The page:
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A mother's grace shines a light on the darkest of sun-dappled days

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Helen O'Driscoll (front right) helps carry the coffin of one of her twin sons Paddy at his funeral mass in Charleville. Photo: Mark Condren

Helen O'Driscoll (front right) helps carry the coffin of one of her twin sons Paddy at his funeral mass in Charleville. Photo: Mark Condren

Thomas O'Driscoll carries the coffin of his son Thomas. Photo: Mark Condren

Thomas O'Driscoll carries the coffin of his son Thomas. Photo: Mark Condren

Twins Thomas and Paddy O'Driscoll in their communion suits.

Twins Thomas and Paddy O'Driscoll in their communion suits.

Paddy, Thomas and Jonathan O'Driscoll.

Paddy, Thomas and Jonathan O'Driscoll.

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Helen O'Driscoll (front right) helps carry the coffin of one of her twin sons Paddy at his funeral mass in Charleville. Photo: Mark Condren

Helen O'Driscoll couldn't leave her boys alone. During the Requiem Mass she stood between them in the church, touching their white coffins, all three of them. The nine-year-old twins, Thomas and Paddy, were in the little caskets, on either side of their big brother Jonathan.

She fussed over them, with the sort of tender solicitude that only a mother possesses, anxious that everything was just right. She was given some Sellotape, and tore strips off with her teeth, the rasp audible in the silence, carefully sticking pictures of them on to the coffin-lids. During the homily, a family member arrived with two sets of boxing gloves - red for Thomas and black for Paddy; they were mad about boxing - and Helen and her husband Thomas placed them gently on the coffins of their young sons.

On the altar, Father Tim Naughton was sketching short pictures of the lives of the three O'Driscoll boys which came to such a heartbreakingly tragic end last week. He spoke of how Paddy would meticulously put his hearing-aid and glasses on the teacher's desk in school every day "because that was what his mum had said to do and he wanted to please her". Helen stood and gazed down lovingly at Paddy's coffin.

Then, as Fr Naughton described the arrival of their eldest son Jonathan into their family as "the happiest day of their lives", she leaned over the centre coffin and embraced it. She shed no tears or uttered no lamentation, but the eloquence of her gestures resounded painfully through Holy Cross Church in Charleville.

The crowd of several hundred mourners sat silently, profound grief mingled with a sense of numb incomprehension on why this had come to pass - why two children and a young man were being buried, their lives brutally snuffed out.

It was strange that such a dark day should be shot through with so many vivid colours. In front of the trio of coffins was a pile of rainbow-hued wreaths of every shape. There were floral hurleys and horseshoes and butterflies in bright profusion.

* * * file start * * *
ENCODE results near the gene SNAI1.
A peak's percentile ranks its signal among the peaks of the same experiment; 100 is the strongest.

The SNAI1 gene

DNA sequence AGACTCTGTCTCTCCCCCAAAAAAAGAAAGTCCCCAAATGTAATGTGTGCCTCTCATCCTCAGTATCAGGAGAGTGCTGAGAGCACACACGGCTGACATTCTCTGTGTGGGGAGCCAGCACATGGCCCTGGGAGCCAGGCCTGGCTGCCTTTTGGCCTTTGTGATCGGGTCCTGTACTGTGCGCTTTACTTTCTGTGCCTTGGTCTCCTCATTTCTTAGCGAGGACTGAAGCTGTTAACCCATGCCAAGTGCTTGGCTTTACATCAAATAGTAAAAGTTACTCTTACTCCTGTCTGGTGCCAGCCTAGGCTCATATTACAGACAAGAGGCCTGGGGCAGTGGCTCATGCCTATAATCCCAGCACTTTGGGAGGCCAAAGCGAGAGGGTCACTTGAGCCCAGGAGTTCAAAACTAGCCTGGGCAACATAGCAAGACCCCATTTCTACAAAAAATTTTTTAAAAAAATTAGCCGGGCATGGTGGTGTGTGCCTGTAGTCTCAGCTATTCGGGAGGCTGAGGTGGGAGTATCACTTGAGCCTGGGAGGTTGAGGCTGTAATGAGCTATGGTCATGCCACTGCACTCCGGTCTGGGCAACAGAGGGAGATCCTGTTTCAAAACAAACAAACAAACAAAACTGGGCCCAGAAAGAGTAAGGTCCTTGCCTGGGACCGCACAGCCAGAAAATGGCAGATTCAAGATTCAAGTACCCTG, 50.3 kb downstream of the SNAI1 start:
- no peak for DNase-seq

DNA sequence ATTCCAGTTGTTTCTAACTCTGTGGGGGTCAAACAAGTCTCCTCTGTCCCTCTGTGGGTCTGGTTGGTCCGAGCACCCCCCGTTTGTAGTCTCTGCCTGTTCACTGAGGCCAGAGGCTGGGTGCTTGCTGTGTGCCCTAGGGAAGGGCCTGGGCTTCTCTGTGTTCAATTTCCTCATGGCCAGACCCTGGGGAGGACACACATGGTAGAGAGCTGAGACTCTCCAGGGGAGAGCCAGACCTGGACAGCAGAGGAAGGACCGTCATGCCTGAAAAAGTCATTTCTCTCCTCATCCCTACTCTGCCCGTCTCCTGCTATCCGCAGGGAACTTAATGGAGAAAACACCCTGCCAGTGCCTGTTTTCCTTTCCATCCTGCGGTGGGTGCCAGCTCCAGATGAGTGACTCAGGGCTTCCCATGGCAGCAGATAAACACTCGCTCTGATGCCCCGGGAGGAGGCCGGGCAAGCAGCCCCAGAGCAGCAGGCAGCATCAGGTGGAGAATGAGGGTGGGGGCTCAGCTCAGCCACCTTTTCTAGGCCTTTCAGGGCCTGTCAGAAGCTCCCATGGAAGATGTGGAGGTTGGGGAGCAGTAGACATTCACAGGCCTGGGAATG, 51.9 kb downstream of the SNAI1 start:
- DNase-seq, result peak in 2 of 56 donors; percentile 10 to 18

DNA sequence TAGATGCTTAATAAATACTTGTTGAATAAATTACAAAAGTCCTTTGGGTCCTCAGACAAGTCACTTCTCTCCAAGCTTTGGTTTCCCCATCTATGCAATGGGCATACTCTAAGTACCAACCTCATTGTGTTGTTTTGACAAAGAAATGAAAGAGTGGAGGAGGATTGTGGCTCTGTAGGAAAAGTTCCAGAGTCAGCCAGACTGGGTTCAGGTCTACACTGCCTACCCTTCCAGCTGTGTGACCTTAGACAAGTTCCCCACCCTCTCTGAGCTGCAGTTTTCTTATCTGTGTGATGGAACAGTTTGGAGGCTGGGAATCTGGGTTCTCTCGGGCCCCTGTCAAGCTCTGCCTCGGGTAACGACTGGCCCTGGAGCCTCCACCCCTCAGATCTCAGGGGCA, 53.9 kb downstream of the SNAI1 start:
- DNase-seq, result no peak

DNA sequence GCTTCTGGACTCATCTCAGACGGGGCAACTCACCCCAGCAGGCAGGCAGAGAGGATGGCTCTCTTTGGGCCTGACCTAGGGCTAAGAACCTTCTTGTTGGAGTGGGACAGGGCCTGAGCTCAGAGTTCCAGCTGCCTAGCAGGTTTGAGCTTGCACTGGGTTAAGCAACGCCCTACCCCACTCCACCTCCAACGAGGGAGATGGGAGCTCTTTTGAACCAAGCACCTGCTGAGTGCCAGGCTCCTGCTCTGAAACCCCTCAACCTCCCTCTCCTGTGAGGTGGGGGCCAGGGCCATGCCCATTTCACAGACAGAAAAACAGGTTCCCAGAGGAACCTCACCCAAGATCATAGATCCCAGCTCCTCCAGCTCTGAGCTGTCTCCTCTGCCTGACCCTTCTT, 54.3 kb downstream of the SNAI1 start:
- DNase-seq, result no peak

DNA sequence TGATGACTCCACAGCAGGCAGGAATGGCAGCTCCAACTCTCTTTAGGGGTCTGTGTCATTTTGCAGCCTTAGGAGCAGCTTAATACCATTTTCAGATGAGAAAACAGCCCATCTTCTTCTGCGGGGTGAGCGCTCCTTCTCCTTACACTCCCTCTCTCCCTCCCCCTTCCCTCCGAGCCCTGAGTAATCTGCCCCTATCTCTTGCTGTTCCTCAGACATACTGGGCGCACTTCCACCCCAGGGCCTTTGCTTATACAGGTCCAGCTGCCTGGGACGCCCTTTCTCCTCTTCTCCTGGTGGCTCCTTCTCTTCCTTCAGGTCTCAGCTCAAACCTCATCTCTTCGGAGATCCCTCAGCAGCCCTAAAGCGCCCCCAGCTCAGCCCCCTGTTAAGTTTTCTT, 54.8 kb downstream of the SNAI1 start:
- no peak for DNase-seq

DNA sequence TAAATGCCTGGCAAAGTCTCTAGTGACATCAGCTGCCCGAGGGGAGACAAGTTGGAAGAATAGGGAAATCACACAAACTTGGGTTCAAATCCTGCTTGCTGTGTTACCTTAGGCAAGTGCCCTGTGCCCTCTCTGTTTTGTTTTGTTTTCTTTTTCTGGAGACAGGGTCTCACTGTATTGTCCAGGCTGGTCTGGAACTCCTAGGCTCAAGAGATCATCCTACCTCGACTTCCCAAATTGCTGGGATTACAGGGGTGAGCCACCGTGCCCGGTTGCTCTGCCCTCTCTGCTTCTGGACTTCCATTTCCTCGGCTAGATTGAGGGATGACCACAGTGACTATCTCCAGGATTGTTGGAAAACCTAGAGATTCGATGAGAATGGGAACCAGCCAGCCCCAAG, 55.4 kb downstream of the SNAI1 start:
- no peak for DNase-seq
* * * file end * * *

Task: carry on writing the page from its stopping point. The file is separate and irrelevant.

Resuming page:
The largest wreath was in the shape of a bright red tractor pulling a traditional barrel caravan, an acknowledgment of their heritage as settled Travellers. Helen and Thomas had left the family home on Thursday to buy a toy caravan for the twins, but returned to find them stabbed to death by the hand of their big brother Jonathan. This cheerful toy which Paddy and Thomas never saw was placed among their flowers.

Outside the church stood another caravan - a miniature traditional one, drawn by a tiny brown Shetland pony, its bridle woven with flowers. The sides of the caravan were covered with photos of the boys - the impish twins side-by-side, grinning in their shiny new Holy Communion suits, taken only four months ago. Another showed them either side of Jonathan, each twin holding one of his hands.

Helen and Thomas had opened their hearts and home to several children - the twins were their only offspring, but they had fostered and adopted and loved others too, and it was another daughter, Bernadette, who spoke about her three siblings from the altar. "I will always love you and I will always miss you," she said. "God will be waiting at the gates of Heaven to take ye in."

Then the twins' coffins were taken from the church, leaving Jonathan for the last time. Once again, Helen took charge, she was one of the pall-bearers who carried Paddy out into the jarringly beautiful blue-skied day. They two coffins were carried along the Main Street, following a truck full of wreaths and the little horse-drawn wagon. All shops were closed or shuttered, people standing outside as the cortege passed. Mothers watched the white caskets and drew their children closer.

At the cemetery four white doves were released as the boys were lowered into the earth. But there was no time to weep at their graveside. Helen and Thomas returned to the church to bring their troubled son to his final place of peace - he was to be buried 10km away, with Helen's family in Kilmallock.

And there was Helen, her diminutive figure emerging from the church for the second time, standing under the coffin with her hand raised to help as best she could. She sat in the front seat of the hearse, to be near Jonathan until the very end.

In the picturesque graveyard, a smaller crowd of about 200 had gathered. After the prayers, Helen took the microphone and thanked everyone. Her heart was broken, she said, but the support she had received had made it easier.

So much grace, on the darkest of sun-dappled days.

Irish Independent